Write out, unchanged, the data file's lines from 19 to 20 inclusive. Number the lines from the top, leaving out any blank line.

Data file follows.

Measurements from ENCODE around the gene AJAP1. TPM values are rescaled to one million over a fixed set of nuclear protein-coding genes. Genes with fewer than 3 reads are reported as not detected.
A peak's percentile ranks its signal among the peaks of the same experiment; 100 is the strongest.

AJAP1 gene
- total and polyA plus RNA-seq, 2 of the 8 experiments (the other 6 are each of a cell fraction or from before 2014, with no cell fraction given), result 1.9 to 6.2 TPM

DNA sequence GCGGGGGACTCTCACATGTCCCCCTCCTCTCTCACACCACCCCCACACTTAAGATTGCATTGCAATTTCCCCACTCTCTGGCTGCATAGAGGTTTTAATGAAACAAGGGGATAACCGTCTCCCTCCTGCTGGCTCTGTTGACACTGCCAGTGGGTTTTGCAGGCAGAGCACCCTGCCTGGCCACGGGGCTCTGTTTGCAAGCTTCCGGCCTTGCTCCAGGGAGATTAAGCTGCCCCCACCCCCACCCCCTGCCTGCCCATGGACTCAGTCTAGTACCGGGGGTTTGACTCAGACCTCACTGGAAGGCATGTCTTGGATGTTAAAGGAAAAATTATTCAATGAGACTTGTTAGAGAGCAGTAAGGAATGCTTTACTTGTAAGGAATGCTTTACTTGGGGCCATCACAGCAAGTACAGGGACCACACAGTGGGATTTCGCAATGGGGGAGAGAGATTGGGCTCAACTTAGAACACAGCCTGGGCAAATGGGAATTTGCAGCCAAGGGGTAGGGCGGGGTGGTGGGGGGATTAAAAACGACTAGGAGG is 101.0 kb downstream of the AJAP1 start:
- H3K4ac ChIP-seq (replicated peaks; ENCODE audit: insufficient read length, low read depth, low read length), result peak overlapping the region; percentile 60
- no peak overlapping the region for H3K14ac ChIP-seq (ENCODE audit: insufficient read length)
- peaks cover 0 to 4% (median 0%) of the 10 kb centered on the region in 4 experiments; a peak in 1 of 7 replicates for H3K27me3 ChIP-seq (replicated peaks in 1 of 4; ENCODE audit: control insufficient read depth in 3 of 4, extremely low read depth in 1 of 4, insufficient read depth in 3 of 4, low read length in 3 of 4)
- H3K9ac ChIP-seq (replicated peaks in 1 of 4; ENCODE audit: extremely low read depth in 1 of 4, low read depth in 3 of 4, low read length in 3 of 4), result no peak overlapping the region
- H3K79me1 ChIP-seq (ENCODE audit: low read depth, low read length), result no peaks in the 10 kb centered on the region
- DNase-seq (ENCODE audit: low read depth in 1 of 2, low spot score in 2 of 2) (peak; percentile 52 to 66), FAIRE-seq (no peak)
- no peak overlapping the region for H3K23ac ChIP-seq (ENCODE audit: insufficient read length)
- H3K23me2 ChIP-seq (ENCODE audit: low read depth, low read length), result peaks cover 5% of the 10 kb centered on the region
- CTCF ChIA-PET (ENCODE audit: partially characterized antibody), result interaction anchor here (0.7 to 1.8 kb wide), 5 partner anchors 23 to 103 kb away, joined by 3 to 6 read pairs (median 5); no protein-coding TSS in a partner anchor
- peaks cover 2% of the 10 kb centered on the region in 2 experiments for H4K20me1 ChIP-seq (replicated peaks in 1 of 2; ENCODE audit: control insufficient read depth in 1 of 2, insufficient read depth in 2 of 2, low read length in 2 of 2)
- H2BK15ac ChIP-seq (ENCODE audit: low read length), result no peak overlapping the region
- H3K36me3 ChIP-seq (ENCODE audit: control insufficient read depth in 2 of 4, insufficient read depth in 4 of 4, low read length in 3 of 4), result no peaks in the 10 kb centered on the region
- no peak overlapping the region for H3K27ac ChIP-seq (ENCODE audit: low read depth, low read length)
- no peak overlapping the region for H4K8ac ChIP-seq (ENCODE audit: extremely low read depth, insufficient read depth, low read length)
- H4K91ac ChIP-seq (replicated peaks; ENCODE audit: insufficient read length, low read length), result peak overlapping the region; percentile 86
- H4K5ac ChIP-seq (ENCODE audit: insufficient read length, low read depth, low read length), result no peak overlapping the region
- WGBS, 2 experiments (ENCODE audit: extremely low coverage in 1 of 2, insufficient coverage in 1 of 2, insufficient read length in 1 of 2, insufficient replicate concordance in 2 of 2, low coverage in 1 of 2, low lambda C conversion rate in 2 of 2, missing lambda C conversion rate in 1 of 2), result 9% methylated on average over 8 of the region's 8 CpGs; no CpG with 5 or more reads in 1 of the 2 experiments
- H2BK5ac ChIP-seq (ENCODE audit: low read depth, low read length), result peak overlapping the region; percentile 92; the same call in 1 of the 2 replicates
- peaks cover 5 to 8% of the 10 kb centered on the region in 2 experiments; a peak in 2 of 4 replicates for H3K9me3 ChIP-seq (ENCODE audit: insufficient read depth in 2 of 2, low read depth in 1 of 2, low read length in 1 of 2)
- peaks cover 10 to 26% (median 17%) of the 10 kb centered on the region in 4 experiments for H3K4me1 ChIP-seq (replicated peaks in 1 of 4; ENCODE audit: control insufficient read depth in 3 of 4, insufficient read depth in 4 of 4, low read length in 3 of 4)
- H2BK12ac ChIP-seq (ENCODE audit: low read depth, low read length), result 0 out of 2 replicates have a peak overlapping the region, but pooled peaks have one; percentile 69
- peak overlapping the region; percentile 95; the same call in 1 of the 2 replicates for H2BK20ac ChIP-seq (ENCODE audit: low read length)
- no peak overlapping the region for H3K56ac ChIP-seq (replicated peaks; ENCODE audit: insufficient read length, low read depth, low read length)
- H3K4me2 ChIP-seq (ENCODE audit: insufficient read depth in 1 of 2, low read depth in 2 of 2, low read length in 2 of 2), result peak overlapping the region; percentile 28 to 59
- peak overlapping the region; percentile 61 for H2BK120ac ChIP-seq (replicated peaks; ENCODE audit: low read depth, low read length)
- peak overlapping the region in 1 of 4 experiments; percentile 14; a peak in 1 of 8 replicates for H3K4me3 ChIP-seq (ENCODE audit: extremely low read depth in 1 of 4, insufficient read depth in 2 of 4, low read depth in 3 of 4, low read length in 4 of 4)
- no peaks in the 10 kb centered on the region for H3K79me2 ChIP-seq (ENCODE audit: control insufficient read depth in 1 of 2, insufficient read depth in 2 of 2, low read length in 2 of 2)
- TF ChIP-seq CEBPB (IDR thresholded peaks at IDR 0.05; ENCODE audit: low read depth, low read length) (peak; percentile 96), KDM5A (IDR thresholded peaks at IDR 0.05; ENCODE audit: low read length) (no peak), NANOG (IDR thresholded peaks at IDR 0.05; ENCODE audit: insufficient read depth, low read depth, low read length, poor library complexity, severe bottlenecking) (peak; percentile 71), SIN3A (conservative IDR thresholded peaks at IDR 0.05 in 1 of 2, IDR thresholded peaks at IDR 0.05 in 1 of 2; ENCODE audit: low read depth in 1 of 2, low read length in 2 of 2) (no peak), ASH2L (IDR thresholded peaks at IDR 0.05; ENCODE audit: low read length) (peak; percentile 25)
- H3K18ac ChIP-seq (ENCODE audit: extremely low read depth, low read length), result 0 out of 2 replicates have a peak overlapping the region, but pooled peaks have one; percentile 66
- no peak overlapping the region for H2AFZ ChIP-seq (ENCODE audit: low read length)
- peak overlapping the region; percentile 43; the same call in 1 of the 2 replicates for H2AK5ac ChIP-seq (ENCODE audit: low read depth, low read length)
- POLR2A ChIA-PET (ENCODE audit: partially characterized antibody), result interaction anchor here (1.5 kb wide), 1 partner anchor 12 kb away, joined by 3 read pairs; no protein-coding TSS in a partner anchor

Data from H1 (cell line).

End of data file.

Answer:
- no peak overlapping the region for H4K8ac ChIP-seq (ENCODE audit: extremely low read depth, insufficient read depth, low read length)
- H4K91ac ChIP-seq (replicated peaks; ENCODE audit: insufficient read length, low read length), result peak overlapping the region; percentile 86